The factoradic number system is a number system that uses factorials as the place value for each digit. In case you don't know, the factorial value of an integer is written and it evaluates to what you get when you multiply together all the integers from to , like this:

In the factoradic number system, the rightmost "digit" has a base value of , the second digit has a base value of , the third digit has a base value of and the digit has a base value of Each digit of a factoradic number must be less than or equal to , where is the place value of the digit.

3 | 0 | 1 | 0 | |
---|---|---|---|---|

3! | 2! | 1! | 0! | Place value |

3 | 2 | 1 | 0 | Highest digit |

For example the factoradic number has digits. See the table at right for a breakdown of place values and highest digit values. To convert a number from the factoradic number system to base , you multiply each digit by its base value and sum them all up.

Because larger factoradic numbers have digits larger than , we separate each digit with a space, as shown in the example below:

The input will contain test cases. Each test case consists of a single line containing a set of non-zero decimal digits concatenated together. The maximum number of digits is . Each line represents a single factoradic number which is missing all its s and all the spaces that are supposed to separate the factoradic digits. Find the smallest legal factoradic number that can be made using the decimal digits in their current order. You may add as many zeroes as you wish and place them anywhere you wish.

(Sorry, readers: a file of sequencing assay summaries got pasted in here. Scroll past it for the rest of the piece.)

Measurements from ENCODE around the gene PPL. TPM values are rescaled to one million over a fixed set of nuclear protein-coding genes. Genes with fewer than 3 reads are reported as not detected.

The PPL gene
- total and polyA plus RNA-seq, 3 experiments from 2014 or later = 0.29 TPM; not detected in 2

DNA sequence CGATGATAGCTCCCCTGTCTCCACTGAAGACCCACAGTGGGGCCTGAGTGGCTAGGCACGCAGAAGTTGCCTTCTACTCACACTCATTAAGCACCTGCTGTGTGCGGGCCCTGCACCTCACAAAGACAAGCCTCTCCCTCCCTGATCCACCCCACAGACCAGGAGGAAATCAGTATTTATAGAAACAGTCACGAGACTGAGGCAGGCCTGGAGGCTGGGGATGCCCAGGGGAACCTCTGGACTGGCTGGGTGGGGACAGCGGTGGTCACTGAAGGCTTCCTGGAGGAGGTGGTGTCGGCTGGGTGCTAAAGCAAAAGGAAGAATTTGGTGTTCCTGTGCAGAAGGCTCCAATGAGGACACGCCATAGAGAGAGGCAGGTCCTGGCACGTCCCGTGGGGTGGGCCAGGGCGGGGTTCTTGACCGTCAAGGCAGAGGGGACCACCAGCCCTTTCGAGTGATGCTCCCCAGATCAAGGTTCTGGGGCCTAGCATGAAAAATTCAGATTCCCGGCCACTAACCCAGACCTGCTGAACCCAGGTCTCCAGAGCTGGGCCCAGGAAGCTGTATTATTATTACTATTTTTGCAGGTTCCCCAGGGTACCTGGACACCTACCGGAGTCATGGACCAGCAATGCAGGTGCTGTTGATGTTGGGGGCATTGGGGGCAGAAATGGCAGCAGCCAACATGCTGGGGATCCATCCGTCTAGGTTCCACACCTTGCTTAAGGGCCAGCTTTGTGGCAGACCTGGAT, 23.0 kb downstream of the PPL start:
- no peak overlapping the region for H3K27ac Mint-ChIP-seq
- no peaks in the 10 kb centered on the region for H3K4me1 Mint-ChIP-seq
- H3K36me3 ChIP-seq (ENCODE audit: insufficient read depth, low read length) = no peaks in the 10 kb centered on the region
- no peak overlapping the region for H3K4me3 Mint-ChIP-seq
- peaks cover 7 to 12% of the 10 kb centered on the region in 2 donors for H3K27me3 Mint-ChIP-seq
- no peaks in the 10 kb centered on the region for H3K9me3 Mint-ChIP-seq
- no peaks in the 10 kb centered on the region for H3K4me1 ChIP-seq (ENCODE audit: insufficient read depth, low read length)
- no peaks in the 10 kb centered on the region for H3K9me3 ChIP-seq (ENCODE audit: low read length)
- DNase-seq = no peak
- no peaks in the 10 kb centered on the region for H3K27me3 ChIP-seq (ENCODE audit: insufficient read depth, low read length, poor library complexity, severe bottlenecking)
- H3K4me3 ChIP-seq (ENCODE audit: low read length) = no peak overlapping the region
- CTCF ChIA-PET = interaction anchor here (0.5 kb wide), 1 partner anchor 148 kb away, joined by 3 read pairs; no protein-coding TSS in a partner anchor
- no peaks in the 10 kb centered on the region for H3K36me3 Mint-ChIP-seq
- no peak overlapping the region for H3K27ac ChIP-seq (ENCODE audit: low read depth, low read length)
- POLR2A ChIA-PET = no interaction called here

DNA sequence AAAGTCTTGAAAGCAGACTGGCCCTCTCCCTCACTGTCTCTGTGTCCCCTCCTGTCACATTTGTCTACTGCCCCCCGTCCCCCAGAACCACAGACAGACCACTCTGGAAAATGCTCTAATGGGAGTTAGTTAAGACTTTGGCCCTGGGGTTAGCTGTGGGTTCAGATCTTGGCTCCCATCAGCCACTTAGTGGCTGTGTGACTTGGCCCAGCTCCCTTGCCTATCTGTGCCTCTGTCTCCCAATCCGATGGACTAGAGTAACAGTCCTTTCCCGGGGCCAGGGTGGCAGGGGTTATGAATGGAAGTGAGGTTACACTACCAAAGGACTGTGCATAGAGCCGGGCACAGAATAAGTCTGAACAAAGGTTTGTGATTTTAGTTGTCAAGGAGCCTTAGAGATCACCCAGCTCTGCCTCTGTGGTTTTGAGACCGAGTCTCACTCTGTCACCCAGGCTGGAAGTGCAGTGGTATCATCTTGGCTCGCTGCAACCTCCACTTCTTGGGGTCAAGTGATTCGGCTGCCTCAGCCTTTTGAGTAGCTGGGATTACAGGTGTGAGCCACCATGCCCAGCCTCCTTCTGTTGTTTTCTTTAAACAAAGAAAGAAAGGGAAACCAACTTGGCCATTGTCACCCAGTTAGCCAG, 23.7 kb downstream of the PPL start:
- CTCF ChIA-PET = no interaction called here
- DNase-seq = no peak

Output your answer as a factoradic number with each factoradic digit separated by a space.

#### Sample Input

```
72
11
12111722
11111722
1566111414121811722
```

#### Sample Output

```
7 0 0 0 0 2 0 0
1 1 0
1 2 1 1 1 7 0 0 0 2 2 0 0
11 1 1 1 7 0 0 0 2 2 0 0
15 6 6 11 14 1 4 12 1 8 1 1 7 0 0 0 2 2 0 0
```

Educational Computing Organization of Ontario - statements, test data and other materials can be found at ecoocs.org

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